By Emily Carr
Item #: 10075441A
15.5" x 24"
12" x 20" without border
Order now for delivery by Dec 7 (with Standard shipping) *Continental US Only
This fine art print is produced on Forest Stewardship Council certified paper, using post-consumer and sustainably sourced paper, and soy-based inks. The detailed proofing process and standarized printing plates of offset lithography ensure this print reproduction maintains vivid colors and faithfulness to the original work of art.
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30-DAY RETURN POLICY
If for any reason you are not completely
satisfied with your purchase, you can
receive a replacement or refund within
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Ship time indicates the typical time it takes for your item(s) to leave our facilities. This includes any framing or customizing services ordered as well as careful packaging to prevent damage in transit.
Items that ship same day normally leave our facilities on the same business day if your order is placed before 5:00pm EST.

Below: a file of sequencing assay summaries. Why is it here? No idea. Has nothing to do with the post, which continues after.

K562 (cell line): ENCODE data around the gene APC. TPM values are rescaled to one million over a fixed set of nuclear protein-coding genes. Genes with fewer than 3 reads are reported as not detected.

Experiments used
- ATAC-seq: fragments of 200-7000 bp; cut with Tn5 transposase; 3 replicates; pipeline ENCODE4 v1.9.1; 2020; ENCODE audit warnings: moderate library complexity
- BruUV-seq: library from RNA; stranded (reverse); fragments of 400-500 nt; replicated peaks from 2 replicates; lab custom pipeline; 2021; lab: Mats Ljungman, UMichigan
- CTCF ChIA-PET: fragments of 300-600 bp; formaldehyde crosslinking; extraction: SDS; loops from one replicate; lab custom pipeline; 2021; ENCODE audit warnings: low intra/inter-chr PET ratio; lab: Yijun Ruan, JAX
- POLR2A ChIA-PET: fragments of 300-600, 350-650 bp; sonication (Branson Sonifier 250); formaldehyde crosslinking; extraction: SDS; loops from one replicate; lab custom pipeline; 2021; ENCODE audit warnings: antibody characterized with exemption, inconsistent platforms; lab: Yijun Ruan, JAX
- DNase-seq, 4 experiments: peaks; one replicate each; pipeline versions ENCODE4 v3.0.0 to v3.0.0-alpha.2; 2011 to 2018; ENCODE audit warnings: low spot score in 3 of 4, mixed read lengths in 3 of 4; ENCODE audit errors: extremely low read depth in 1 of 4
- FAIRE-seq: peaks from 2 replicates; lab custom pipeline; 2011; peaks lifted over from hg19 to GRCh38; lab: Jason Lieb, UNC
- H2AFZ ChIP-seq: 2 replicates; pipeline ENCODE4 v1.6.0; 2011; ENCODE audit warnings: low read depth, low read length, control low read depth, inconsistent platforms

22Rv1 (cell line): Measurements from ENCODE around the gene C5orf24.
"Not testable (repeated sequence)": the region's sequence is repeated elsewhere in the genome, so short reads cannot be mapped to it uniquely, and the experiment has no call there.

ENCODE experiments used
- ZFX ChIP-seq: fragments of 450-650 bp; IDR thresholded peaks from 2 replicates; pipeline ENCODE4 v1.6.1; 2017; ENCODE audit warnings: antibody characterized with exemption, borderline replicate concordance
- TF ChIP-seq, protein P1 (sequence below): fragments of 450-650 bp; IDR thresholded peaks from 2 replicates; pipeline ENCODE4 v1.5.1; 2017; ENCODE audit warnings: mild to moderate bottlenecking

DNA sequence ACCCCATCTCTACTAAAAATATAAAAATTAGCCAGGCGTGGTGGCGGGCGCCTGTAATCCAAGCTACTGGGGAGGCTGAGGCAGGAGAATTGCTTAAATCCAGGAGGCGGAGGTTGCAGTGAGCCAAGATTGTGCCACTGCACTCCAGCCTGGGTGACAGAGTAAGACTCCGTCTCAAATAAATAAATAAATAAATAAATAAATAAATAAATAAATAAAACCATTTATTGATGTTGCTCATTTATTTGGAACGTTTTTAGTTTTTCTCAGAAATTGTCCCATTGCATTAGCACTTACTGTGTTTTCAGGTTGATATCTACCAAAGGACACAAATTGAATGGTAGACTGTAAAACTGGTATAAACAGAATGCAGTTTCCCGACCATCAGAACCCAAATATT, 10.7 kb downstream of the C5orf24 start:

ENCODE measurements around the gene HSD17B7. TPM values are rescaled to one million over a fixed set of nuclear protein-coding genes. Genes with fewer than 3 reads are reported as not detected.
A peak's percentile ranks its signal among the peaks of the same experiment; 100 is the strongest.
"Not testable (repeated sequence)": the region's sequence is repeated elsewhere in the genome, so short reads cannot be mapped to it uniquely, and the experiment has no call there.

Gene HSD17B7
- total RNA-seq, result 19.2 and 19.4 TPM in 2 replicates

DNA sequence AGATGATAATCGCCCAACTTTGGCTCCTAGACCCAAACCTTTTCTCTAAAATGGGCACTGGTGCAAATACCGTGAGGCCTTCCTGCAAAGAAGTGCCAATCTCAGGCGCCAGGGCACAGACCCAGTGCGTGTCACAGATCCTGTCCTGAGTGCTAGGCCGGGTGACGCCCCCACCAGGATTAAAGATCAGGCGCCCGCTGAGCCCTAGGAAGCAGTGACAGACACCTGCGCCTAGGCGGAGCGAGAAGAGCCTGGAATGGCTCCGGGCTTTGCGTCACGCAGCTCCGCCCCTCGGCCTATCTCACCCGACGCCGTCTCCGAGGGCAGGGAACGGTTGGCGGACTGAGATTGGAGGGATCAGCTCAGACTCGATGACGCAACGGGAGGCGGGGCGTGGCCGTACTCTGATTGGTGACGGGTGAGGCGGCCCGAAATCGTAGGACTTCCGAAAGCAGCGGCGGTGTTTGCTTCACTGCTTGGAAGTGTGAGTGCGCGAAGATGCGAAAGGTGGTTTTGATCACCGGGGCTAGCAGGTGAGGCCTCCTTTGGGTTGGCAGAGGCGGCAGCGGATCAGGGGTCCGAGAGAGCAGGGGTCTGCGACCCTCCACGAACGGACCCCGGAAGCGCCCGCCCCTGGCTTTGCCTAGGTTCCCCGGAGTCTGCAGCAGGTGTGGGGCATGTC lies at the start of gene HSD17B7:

Orders that contain multiple items with different ship times will be shipped out based on the item with the longest ship time.
Photos To ART
Decorate with photos you love. With Photos to Art, you can transform your favorite snapshots into one-of-a-kind works of art that you’ll be proud to hang on your wall. Choose from artistic canvas, custom framing, wood mounting and more to update your décor with art that is totally you.
Each piece of custom framed art is handcrafted and hand-signed by a professional artisan. Our assortment of high quality frames includes classic styles and the latest design trends, allowing you to fully personalize your art. Choosing a frame is fun, easy and affordable, and your satisfaction is 100% guaranteed.
- The Print
- The Artist
Iconic Canadian artist Emily Carr (1874 – 1945) painted the raw, untamed vastness of the British Columbian wilderness, Indian totem poles and other indigenous art in a sweeping, powerfully unique style. An eccentric, rugged individualist who was considered scandalously unladylike by Victorian society, Carr derived inspiration from Impressionism, Cubism and Fauvism. After being told that the Canadian forests were unpaintable, the defiant Carr illustrated their beauty and diversity for her entire career. When she was 57, her work finally sparked critical acclaim, which prompted her most prolific period. Carr also wrote seven books, winning the Governor General’s Award for Literature in 1942.
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